Korean Journal of Thoracic and Cardiovascular Surgery 2019; 52(1): 44-46  https://doi.org/10.5090/kjtcs.2019.52.1.44
Chylous Manifestations and Management of Gorham-Stout Syndrome
Sungbin Cho1 , Seung Ri Kang1 , Beom Hee Lee2 , and Sehoon Choi1
1Department of Thoracic and Cardiovascular Surgery, Asan Medical Center, University of Ulsan College of Medicine, 2Department of Pediatrics, Asan Medical Center Children’s Hospital, University of Ulsan College of Medicine
Corresponding author: Sehoon Choi, Department of Thoracic and Cardiovascular Surgery, Asan Medical Center, University of Ulsan College of Medicine, 88 Olympic-ro 43-gil, Songpa-gu, Seoul 05505, Korea, (Tel) 82-2-3010-3904, (Fax) 82-2-3010-6966, (E-mail) choishn@gmail.com
Received: August 20, 2018; Revised: September 12, 2018; Accepted: September 13, 2018.; Published online: February 5, 2019.
© The Korean Journal of Thoracic and Cardiovascular Surgery. All rights reserved.

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Abstract

Gorham-Stout disease (GSD) was first described by Gorham and colleagues in 1954, but its precise mechanism and cause remain to be elucidated. In this condition, voluminous and potentially fatal chylous effusions into the thorax can occur. Herein, we describe a case of GSD in which the patient presented with massive pleural effusions and mottled osteolytic bone lesions. We performed multiple operations, including thoracic duct ligation using video-assisted thoracoscopic surgery and thoracotomic decortication, but these procedures did not succeed in preventing recurrent pleural effusion and chest wall lymphedema. After administering sirolimus (0.8 mg/m2, twice a day) and propranolol (40 mg, twice a day), the process of GSD in this patient has been controlled for more than 2 years.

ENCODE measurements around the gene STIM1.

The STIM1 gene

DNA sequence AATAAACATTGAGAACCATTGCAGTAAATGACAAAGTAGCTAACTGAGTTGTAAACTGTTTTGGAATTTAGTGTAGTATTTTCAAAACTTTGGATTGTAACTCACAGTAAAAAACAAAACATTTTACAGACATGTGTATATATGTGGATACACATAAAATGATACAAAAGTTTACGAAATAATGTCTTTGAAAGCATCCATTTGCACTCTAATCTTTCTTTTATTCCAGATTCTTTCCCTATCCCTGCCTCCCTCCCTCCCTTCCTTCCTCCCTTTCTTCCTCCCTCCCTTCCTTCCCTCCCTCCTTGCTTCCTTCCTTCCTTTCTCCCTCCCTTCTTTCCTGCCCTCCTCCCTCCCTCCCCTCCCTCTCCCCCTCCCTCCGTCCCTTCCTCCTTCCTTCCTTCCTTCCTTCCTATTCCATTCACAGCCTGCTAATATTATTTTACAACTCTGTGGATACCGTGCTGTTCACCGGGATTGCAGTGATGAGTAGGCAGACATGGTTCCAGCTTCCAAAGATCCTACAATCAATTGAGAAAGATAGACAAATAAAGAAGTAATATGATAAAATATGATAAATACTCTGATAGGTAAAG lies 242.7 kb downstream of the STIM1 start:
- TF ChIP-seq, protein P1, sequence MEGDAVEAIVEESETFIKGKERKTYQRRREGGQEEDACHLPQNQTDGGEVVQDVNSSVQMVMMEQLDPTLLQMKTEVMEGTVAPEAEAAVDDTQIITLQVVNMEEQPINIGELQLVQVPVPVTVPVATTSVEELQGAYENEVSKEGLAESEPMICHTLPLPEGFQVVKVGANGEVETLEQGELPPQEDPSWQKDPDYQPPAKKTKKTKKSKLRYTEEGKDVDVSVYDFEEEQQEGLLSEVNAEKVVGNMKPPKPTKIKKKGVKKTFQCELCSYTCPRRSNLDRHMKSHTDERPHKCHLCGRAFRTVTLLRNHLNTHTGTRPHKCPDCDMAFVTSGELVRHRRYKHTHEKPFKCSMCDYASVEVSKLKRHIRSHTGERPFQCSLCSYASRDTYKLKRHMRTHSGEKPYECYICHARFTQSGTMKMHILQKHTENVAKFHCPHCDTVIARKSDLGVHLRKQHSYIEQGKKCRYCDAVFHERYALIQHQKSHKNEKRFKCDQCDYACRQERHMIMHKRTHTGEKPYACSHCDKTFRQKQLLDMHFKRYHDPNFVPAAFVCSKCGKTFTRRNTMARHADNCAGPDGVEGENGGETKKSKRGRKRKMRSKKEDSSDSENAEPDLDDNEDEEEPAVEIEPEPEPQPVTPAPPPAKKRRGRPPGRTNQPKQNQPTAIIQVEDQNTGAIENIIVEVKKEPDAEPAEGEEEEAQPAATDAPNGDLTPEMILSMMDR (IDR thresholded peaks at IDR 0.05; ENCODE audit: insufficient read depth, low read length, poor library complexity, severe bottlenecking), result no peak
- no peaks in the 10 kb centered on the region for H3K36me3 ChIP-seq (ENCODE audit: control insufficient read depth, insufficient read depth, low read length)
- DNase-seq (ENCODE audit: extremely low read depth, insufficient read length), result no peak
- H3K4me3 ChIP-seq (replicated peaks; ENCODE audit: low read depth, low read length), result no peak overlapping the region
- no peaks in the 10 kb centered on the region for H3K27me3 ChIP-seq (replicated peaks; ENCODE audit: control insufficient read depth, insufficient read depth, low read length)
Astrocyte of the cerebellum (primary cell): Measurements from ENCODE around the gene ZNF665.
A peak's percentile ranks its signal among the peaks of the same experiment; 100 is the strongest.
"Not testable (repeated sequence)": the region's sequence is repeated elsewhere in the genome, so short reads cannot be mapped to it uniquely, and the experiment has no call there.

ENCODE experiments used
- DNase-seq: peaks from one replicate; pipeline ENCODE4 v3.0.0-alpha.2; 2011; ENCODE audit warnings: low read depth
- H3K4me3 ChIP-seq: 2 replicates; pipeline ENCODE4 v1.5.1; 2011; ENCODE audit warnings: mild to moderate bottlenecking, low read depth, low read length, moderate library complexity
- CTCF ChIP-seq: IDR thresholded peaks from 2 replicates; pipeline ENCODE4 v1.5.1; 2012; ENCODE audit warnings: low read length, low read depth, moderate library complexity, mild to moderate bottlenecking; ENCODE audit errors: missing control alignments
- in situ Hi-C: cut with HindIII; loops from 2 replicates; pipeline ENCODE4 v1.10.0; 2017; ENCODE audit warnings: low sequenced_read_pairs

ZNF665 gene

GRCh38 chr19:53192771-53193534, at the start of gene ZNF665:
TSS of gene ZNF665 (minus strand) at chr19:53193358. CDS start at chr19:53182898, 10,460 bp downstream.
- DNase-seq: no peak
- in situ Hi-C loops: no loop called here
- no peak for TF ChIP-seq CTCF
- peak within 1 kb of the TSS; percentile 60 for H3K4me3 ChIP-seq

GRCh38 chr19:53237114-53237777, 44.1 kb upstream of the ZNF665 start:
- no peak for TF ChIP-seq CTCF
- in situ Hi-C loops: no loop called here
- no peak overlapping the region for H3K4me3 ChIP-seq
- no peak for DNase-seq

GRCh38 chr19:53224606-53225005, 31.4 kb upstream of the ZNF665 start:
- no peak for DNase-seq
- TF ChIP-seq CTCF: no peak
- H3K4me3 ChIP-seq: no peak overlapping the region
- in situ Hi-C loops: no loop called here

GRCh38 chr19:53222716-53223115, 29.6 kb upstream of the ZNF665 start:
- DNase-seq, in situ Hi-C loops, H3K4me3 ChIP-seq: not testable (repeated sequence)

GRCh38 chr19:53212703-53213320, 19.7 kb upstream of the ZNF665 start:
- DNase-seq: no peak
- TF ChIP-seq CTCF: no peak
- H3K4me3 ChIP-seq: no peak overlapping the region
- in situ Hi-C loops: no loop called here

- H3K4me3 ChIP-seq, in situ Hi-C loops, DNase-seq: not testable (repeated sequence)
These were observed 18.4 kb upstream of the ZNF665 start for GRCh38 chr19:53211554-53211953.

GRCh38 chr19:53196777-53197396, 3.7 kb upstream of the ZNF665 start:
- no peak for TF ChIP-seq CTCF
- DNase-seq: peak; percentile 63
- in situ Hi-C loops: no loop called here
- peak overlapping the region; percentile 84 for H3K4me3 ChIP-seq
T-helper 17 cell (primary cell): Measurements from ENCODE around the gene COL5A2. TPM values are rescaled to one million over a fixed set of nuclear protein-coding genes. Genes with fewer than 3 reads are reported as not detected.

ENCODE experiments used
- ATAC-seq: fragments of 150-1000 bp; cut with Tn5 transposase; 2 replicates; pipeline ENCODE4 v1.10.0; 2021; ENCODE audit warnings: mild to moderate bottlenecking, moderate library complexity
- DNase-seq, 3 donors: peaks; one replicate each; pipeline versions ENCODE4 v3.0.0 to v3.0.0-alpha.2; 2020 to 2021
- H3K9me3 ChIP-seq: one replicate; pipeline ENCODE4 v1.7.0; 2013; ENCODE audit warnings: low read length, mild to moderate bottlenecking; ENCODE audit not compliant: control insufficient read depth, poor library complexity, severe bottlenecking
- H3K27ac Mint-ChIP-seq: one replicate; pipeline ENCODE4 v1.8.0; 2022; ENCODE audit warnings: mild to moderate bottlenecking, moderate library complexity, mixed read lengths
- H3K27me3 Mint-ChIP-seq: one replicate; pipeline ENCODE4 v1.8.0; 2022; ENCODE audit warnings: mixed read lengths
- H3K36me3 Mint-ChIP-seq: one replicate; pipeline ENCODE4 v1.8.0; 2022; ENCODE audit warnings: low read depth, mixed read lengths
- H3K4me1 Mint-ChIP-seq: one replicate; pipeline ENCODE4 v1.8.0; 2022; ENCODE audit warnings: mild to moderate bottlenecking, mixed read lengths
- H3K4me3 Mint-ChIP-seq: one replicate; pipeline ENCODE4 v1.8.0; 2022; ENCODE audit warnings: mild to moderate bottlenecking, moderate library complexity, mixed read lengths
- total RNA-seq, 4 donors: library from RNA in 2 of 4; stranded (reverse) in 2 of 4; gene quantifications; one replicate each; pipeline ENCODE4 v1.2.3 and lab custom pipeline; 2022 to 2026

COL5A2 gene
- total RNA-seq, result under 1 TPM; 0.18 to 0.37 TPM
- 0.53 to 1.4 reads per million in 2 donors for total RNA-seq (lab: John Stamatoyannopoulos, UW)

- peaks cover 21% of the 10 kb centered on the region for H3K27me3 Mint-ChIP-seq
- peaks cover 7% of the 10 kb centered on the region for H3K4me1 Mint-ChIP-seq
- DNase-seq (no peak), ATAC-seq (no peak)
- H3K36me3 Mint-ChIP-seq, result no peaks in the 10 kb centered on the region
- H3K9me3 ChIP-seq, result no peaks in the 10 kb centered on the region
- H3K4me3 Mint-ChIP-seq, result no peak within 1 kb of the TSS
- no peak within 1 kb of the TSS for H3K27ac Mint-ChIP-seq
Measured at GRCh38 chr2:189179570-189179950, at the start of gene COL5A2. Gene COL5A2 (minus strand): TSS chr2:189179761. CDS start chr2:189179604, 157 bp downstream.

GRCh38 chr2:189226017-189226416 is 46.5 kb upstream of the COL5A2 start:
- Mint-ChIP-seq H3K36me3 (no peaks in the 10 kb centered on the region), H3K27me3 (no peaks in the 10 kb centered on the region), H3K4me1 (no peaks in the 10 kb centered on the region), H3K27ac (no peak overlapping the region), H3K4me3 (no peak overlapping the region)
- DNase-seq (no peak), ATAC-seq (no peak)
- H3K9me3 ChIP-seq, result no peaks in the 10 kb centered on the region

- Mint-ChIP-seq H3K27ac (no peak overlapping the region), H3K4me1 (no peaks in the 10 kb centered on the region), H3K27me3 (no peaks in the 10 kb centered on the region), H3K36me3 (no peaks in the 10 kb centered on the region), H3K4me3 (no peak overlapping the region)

Keywords: Gorham-Stout disease, Pleural effusion, Sirolimus, Chylothorax
Case report

An 11-year-old girl weighing 39.4 kg, without any specific medical or family history, was admitted with fever, cough, and dyspnea. A chest radiograph and computed tomography (CT) scan showed a massive right-sided pleural effusion with mediastinal shifting (Fig. 1). A closed thoracotomy drained a dark brownish exudative effusion that was found to be rich in fat content with no microorganism growth, proving its chylous origin. A CT scan showed multiple osteolytic lesions with resorption of cortical bone involving the right clavicle and first rib, as well as tiny splenic cysts; overall, these features were consistent with Gorham-Stout disease (GSD). A laboratory blood test showed elevated alkaline phosphatase and eosinophilia, although without clinical significance. These findings were also consistent with reported cases of GSD [1].

She was put on parenteral hyperalimentation and somatostatin administration, but 2–3 L of daily chest tube drainage persisted, and lymphoscintigraphy showed abnormal radioactivity at the T11–T12 levels of the spine, suggesting chyle leakage. She was then transferred to our medical facility for video-assisted thoracoscopic surgery (VATS) thoracic duct ligation. The operative findings via VATS revealed that the mediastinum was filled with chyle with active leakage, as well as atrophic changes in the surrounding connective and fat tissue. The thoracic duct was identified at the level of T11 and ligated, yielding an immediate intraoperative decrease in chyle leakage. Adhesive materials were used in the surrounding tissue to prevent leakage recurrence.